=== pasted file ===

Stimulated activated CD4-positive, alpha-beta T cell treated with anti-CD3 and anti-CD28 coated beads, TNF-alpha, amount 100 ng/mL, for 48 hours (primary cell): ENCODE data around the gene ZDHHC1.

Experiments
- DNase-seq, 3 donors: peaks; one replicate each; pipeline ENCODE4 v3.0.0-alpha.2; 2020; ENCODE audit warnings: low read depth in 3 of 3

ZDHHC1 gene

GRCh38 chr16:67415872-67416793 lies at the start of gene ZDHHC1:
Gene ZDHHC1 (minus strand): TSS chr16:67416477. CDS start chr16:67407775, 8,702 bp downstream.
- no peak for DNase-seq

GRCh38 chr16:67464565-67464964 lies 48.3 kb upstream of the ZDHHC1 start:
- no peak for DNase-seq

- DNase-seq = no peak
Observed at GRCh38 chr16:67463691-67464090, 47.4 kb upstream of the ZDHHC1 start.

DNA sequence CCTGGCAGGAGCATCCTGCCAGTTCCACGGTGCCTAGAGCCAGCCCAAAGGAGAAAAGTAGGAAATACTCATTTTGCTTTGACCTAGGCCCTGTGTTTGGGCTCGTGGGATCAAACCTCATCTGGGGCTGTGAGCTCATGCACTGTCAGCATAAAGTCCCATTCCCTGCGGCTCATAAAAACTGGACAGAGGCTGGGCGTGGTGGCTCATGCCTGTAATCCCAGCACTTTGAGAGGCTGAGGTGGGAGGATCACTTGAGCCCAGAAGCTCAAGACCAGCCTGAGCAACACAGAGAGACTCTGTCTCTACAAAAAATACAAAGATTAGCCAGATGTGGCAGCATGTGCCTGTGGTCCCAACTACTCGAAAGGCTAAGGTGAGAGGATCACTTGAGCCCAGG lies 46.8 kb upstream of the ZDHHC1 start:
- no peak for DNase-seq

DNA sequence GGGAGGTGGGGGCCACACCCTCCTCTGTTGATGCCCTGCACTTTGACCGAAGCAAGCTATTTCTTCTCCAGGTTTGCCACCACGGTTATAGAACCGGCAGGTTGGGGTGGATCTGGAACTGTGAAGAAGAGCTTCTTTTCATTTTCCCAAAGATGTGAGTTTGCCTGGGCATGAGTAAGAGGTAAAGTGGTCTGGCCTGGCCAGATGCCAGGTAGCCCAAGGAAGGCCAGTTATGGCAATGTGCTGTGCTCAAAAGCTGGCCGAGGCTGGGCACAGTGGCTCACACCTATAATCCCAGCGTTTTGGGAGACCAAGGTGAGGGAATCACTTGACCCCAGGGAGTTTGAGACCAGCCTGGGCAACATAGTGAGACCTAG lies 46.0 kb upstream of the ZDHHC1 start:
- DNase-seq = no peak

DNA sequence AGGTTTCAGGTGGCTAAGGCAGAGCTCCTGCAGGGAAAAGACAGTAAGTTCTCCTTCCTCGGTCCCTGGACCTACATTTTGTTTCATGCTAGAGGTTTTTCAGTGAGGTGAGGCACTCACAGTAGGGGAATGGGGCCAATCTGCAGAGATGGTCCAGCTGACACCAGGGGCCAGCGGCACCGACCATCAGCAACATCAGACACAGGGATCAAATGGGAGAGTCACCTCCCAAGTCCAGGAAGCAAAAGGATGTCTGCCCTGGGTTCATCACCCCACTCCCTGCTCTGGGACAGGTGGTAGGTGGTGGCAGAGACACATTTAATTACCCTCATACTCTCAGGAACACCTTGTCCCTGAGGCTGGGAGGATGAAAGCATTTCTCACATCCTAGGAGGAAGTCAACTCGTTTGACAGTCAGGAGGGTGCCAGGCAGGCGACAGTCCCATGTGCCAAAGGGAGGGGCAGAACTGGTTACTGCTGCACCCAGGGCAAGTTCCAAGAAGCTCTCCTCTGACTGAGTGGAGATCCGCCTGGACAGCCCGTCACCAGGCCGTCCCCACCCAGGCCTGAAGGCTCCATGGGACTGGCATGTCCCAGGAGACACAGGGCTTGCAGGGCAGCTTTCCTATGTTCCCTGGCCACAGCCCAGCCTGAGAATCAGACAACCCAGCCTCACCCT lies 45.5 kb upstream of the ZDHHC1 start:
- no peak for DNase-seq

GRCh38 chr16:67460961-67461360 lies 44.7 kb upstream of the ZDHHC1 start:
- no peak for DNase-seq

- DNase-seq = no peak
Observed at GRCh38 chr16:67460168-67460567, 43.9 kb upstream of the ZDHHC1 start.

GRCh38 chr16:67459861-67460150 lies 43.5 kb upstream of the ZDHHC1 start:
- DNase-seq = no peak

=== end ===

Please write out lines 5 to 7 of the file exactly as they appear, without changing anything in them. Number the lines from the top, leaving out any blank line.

GRCh38 chr16:67415872-67416793 lies at the start of gene ZDHHC1:
Gene ZDHHC1 (minus strand): TSS chr16:67416477. CDS start chr16:67407775, 8,702 bp downstream.
- no peak for DNase-seq